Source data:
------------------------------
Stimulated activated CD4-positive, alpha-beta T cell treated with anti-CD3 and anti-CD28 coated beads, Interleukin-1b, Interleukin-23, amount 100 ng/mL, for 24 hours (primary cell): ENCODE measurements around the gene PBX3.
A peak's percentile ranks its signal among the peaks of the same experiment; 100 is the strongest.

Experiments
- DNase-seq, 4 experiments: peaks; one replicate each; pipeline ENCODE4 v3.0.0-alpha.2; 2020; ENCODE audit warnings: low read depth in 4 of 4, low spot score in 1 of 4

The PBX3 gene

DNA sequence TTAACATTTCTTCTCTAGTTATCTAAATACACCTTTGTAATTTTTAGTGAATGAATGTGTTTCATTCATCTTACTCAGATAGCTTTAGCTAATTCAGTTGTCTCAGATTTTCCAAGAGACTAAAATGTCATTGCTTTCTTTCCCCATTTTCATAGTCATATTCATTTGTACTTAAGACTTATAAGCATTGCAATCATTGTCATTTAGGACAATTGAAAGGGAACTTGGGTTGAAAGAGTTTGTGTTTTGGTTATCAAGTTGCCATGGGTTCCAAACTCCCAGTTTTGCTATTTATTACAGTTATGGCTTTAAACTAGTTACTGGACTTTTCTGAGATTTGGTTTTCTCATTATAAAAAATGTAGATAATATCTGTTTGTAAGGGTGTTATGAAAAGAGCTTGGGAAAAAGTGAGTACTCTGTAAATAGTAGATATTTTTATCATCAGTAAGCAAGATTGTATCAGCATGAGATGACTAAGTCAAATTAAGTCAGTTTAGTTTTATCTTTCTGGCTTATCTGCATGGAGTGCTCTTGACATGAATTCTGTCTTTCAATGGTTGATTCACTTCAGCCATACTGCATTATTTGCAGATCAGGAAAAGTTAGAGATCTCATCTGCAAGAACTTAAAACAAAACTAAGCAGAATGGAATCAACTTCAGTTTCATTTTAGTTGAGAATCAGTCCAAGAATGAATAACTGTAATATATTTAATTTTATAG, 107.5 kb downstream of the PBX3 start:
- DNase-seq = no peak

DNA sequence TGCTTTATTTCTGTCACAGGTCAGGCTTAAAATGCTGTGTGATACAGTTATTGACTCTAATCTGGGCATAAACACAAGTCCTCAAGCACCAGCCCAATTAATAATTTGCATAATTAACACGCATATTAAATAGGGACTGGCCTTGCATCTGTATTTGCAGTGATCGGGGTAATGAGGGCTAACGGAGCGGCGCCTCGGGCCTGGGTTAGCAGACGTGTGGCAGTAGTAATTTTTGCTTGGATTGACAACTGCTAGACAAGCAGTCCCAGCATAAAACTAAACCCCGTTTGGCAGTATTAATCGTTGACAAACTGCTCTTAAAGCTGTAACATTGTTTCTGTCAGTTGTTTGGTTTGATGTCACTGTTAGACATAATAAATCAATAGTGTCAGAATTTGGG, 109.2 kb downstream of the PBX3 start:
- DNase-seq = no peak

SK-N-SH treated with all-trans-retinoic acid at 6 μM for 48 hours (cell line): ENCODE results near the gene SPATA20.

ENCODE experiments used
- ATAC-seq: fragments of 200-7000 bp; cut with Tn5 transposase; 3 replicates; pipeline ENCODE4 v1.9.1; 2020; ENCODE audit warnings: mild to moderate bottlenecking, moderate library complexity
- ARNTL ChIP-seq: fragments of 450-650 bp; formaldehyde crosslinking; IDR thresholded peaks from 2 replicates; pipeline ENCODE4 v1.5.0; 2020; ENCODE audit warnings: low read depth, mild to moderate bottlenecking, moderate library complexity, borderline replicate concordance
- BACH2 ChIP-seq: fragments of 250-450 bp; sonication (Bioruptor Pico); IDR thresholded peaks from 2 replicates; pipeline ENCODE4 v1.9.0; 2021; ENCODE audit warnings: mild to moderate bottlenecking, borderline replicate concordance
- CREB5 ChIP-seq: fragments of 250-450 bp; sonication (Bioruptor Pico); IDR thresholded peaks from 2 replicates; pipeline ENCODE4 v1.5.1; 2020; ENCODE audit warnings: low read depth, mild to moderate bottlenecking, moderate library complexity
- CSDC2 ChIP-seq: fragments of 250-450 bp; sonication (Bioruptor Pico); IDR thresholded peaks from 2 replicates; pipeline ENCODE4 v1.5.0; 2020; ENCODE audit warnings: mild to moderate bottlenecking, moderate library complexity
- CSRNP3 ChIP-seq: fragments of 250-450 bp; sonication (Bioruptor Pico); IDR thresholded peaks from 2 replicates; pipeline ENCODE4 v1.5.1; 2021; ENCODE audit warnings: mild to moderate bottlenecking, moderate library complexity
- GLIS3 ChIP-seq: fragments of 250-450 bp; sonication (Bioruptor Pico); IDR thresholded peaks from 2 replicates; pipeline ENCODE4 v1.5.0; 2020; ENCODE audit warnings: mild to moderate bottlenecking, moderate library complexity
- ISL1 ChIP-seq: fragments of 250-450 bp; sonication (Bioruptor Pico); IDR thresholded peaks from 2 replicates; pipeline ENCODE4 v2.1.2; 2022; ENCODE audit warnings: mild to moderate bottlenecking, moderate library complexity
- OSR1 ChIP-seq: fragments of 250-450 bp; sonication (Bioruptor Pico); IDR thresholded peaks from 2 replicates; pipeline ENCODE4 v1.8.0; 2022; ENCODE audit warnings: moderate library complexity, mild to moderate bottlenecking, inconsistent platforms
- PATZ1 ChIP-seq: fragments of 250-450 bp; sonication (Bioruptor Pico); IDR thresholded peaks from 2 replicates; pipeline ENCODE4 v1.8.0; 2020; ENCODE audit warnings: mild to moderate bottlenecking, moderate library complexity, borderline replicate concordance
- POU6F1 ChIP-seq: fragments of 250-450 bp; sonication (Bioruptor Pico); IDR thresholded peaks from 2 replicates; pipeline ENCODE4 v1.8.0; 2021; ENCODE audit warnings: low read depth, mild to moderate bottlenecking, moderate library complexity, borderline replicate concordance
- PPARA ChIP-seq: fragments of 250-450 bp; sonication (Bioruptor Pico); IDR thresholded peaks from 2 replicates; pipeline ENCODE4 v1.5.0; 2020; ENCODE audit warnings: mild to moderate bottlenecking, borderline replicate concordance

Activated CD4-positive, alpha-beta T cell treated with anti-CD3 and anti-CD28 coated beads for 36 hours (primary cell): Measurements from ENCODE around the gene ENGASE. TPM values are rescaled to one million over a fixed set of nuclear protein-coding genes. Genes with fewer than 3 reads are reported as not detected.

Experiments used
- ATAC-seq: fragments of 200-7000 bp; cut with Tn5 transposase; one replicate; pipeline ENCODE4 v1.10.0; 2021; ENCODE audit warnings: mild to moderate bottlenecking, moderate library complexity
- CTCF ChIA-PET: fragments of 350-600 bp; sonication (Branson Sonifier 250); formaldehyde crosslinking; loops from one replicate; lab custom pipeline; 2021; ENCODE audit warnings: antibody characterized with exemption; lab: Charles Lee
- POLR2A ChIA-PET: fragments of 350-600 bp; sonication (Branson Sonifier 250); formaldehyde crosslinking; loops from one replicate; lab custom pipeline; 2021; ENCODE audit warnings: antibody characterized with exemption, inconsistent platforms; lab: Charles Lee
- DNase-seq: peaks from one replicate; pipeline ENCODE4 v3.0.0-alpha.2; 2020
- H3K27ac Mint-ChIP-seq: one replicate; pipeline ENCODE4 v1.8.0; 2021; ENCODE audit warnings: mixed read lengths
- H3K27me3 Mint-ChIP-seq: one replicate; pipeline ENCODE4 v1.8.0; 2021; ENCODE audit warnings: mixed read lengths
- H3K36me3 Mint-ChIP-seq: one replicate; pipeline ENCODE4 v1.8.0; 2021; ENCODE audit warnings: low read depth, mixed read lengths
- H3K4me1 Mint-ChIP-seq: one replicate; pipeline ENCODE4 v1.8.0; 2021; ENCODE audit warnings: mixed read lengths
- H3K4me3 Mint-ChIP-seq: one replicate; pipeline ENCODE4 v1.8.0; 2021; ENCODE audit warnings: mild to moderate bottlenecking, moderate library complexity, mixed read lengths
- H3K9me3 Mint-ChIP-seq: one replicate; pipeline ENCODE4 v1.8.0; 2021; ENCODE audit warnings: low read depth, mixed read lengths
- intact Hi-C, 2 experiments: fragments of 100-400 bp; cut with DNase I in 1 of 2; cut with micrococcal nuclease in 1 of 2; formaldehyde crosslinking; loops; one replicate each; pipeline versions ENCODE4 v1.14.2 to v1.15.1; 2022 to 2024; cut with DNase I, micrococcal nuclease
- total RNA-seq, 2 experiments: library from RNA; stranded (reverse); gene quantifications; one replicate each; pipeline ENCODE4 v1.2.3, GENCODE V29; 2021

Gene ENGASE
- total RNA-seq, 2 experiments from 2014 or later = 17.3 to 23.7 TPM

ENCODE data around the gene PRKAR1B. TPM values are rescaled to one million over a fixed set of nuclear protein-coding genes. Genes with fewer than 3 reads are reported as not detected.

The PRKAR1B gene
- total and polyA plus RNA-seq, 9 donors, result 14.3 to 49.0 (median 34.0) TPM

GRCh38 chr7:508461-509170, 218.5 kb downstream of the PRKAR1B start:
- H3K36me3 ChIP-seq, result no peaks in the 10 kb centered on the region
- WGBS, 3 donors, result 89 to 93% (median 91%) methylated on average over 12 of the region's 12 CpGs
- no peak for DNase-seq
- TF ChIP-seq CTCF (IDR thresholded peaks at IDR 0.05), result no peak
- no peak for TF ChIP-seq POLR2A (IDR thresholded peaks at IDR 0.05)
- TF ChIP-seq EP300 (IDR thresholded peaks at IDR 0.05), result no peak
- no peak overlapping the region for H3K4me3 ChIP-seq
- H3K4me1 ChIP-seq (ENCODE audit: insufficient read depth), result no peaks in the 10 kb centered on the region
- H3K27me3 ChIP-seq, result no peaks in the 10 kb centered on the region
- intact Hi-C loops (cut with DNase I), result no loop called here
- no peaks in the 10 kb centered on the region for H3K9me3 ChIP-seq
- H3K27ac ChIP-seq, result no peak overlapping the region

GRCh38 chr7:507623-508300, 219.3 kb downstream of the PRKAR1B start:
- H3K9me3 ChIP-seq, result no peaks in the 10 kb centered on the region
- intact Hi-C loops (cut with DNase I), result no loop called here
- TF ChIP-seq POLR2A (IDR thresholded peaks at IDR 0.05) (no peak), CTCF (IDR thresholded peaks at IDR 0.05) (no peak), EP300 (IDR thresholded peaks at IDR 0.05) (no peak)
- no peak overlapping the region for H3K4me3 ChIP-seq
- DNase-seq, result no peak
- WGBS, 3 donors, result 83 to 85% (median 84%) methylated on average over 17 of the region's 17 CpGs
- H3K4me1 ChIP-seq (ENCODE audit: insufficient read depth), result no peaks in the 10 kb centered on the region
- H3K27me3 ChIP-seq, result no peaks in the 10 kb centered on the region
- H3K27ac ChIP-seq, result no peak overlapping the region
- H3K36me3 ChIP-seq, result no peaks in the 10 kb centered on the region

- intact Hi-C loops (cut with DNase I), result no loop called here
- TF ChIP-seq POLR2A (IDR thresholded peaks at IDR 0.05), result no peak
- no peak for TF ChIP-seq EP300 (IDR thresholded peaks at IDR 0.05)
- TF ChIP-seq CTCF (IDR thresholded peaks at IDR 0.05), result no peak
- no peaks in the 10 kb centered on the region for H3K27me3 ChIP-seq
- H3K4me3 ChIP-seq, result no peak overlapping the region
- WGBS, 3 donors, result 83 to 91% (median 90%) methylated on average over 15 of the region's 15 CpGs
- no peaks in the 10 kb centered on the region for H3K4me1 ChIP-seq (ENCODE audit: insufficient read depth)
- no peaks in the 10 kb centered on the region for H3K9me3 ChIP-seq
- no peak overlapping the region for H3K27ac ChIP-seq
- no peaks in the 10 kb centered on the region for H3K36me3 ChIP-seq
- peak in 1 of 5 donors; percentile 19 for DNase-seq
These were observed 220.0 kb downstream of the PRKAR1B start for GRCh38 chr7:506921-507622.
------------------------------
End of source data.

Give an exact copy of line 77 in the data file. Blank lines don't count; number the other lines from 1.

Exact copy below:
- no peaks in the 10 kb centered on the region for H3K36me3 ChIP-seq